Option 3 — Utilizing the existing eastbound lane from Mahogany Way to the main City Hall entrance for the shared use path, a new eastbound lane would be constructed south of, and adjacent to, the existing westbound lane. A portion of the existing westbound lane could be used for the interconnecting path previously mentioned and the ingress/egress for the BIG Arts/Village & Museum parking lot would be modified. This option would be more expensive than Options 1 or 2, but would have no gopher tortoise or wetlands impact. Native roadway trees would need to be relocated with this option.

Option 4 — Utilizing the existing eastbound lane from Mahogany Way to the main City Hall entrance for the shared use path, but rather than utilizing the existing westbound lane for vehicular travel, a new two-lane road would be constructed in the median. A portion of the existing westbound lane could be used for the interconnecting path previously mentioned and the BIG Arts/Village & Museum parking lot would be reconfigured with a new ingress/egress location and possible enlargement utilizing space gained through the elimination of the existing westbound lane. This option would be the most expensive and require the relocation of more native street trees than the other options.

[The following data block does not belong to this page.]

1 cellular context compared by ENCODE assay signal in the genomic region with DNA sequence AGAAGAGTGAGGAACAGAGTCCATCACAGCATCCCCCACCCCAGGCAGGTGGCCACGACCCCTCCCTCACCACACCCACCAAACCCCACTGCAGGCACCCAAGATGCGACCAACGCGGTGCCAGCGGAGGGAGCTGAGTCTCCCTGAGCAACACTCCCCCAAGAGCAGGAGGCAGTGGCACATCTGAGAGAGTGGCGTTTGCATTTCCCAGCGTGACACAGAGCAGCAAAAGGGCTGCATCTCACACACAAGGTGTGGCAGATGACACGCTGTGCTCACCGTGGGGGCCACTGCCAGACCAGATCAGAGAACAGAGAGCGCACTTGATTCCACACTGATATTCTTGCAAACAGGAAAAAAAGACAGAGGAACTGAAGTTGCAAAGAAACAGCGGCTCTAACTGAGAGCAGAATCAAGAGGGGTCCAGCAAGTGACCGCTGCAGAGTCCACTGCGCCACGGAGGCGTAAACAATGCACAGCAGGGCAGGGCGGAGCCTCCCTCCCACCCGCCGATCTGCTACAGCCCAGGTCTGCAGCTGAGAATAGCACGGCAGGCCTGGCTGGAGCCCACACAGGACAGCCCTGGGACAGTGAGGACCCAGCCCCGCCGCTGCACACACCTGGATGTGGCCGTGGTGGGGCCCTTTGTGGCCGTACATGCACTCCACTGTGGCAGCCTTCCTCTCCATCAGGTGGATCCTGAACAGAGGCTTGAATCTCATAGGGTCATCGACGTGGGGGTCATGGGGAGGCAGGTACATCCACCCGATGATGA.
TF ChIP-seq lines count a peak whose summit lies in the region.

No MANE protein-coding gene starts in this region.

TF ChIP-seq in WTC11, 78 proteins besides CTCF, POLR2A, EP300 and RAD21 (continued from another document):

A fifth option, originally introduced during a meeting in November, was not included in Castle’s presentation.

“I do believe that there is a need to put some sort of shared use path there,” said Vice Mayor Mick Denham, who rejected any of the plans that had been discussed late last year that would “ruin the ambiance of Dunlop Road.” Embracing the idea that making some compromises was necessary to move forward with any plan, Denham said that he now supported Option 1.